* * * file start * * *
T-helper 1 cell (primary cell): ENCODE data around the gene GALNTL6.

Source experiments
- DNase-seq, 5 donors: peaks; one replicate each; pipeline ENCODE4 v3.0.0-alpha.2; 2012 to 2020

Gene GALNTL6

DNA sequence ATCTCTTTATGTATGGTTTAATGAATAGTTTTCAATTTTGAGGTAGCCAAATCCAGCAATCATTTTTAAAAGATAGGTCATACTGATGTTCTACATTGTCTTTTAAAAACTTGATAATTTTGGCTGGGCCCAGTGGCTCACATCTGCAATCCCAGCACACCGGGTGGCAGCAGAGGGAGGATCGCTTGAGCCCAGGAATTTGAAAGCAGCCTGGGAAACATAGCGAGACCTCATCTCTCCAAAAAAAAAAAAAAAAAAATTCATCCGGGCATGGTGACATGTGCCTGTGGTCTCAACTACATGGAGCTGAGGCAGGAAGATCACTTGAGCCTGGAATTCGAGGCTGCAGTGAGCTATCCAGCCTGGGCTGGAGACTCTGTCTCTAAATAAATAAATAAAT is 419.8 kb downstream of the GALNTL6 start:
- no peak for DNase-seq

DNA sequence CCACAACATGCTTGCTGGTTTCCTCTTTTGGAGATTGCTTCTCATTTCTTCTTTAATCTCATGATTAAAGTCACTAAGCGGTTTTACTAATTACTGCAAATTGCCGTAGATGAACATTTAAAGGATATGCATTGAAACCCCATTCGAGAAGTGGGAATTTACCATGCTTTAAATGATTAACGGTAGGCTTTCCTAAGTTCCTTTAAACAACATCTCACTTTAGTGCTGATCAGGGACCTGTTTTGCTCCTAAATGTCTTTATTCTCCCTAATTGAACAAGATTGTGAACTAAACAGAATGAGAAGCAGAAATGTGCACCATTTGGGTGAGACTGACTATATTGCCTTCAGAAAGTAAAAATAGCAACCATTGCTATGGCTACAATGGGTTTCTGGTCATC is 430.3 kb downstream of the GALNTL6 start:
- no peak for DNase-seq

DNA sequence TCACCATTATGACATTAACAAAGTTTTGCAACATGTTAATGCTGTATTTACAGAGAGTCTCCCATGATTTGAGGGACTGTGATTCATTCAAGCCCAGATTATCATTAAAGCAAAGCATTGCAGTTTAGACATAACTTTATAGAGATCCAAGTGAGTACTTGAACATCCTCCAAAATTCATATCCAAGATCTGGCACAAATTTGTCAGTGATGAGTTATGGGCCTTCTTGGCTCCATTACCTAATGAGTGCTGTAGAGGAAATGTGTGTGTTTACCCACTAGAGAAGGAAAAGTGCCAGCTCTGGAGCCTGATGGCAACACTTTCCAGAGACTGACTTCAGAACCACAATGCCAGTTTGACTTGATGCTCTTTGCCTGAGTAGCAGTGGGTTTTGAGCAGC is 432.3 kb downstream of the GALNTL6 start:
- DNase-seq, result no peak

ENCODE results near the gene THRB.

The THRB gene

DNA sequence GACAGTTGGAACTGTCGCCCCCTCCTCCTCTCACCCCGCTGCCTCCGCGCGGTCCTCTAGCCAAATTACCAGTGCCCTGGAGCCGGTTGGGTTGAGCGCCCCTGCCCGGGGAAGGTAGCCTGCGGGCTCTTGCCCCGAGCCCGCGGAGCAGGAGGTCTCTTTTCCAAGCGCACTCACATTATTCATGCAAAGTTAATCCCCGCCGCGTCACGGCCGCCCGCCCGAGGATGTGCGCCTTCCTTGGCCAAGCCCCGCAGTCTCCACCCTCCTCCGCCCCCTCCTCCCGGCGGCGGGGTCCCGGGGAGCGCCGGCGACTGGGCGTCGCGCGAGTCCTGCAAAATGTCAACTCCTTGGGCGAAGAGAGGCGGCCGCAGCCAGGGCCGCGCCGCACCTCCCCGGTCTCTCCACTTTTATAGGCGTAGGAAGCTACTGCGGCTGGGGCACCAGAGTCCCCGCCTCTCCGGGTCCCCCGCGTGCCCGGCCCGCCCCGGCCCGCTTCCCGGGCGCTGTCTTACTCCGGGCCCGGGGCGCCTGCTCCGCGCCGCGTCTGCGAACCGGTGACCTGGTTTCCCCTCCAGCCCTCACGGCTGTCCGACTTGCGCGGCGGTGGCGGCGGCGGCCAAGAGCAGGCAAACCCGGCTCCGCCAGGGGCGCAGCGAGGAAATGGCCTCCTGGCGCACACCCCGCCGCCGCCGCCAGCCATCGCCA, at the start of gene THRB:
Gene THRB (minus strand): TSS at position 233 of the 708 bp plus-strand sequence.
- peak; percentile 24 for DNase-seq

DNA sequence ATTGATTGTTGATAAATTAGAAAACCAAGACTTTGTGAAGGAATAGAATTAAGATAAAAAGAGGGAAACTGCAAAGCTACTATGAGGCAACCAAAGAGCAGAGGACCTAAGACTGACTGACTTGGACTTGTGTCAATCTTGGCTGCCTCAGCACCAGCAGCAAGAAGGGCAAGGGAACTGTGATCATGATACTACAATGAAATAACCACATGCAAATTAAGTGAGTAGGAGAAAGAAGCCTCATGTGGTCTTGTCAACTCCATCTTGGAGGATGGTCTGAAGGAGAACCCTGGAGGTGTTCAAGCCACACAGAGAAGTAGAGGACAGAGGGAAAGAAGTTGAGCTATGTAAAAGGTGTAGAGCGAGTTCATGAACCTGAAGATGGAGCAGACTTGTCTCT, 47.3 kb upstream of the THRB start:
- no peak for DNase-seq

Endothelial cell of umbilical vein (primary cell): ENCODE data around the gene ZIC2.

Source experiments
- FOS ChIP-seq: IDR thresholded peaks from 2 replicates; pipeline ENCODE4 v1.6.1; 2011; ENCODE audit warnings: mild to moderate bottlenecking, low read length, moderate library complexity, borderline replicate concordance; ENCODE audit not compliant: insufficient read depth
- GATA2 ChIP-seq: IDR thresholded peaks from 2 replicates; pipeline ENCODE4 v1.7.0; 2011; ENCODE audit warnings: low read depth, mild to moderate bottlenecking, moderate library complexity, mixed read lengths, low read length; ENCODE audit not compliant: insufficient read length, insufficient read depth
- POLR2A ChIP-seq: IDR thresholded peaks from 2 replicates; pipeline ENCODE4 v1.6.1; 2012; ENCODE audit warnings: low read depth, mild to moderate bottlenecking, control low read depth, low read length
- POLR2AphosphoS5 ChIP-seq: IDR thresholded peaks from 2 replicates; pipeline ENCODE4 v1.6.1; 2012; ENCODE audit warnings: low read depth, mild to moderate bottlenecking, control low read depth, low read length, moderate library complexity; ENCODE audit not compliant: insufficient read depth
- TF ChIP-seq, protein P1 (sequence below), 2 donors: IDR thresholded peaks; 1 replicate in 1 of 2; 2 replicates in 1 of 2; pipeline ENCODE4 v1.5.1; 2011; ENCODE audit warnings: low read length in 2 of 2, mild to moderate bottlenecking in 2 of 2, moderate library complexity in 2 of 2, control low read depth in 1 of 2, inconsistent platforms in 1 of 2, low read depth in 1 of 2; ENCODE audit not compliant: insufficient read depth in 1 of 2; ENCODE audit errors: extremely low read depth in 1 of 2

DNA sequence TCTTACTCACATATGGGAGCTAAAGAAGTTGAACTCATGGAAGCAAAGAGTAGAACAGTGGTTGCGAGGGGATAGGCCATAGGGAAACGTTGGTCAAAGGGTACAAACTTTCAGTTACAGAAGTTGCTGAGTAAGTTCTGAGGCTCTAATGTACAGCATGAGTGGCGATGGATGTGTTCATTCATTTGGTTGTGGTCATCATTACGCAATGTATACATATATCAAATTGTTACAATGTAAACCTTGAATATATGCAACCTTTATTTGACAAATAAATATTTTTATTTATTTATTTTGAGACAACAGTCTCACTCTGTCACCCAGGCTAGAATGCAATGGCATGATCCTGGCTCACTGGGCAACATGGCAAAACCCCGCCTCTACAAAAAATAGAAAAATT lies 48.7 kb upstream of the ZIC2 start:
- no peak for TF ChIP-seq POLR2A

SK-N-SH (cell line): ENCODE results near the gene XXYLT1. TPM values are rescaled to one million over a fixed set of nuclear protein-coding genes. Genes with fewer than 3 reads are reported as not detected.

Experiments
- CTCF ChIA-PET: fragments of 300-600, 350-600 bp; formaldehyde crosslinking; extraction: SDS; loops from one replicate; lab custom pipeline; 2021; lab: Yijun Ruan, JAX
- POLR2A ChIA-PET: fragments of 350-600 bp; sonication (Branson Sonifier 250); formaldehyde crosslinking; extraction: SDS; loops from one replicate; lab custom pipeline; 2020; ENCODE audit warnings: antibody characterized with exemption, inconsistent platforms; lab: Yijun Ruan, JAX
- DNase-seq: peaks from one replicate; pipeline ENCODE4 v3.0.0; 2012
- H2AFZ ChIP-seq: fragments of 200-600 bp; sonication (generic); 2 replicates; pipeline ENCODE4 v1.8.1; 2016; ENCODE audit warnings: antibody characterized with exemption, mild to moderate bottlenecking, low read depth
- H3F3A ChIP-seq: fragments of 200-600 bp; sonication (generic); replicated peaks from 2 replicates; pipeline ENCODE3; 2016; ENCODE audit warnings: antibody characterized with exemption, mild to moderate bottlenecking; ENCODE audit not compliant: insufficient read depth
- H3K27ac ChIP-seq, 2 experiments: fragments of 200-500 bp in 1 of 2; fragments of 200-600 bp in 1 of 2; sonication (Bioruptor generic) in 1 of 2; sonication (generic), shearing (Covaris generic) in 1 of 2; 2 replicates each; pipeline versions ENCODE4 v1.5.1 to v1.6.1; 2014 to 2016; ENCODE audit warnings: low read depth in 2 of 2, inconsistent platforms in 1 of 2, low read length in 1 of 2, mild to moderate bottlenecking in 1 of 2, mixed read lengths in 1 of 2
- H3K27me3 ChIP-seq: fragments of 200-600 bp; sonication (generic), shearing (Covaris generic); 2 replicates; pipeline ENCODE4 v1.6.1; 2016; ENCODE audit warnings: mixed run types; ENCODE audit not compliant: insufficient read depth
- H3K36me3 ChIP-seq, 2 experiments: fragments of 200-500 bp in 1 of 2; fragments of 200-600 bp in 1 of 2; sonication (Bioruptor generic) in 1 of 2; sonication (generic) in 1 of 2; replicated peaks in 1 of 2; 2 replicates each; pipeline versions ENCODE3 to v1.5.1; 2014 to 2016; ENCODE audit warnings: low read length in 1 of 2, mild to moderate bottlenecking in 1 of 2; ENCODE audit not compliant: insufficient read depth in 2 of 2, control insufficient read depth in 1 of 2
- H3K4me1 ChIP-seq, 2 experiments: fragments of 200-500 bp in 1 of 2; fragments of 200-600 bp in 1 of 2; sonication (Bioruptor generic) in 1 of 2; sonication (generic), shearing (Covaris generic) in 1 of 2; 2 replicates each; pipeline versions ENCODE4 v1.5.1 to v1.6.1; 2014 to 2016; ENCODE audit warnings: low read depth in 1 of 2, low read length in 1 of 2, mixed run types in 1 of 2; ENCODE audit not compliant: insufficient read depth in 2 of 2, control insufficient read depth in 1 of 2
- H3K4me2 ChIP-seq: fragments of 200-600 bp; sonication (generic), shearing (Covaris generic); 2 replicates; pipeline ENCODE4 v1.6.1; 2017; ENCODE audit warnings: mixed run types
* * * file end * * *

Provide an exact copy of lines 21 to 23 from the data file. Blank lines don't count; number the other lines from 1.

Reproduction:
- GATA2 ChIP-seq: IDR thresholded peaks from 2 replicates; pipeline ENCODE4 v1.7.0; 2011; ENCODE audit warnings: low read depth, mild to moderate bottlenecking, moderate library complexity, mixed read lengths, low read length; ENCODE audit not compliant: insufficient read length, insufficient read depth
- POLR2A ChIP-seq: IDR thresholded peaks from 2 replicates; pipeline ENCODE4 v1.6.1; 2012; ENCODE audit warnings: low read depth, mild to moderate bottlenecking, control low read depth, low read length
- POLR2AphosphoS5 ChIP-seq: IDR thresholded peaks from 2 replicates; pipeline ENCODE4 v1.6.1; 2012; ENCODE audit warnings: low read depth, mild to moderate bottlenecking, control low read depth, low read length, moderate library complexity; ENCODE audit not compliant: insufficient read depth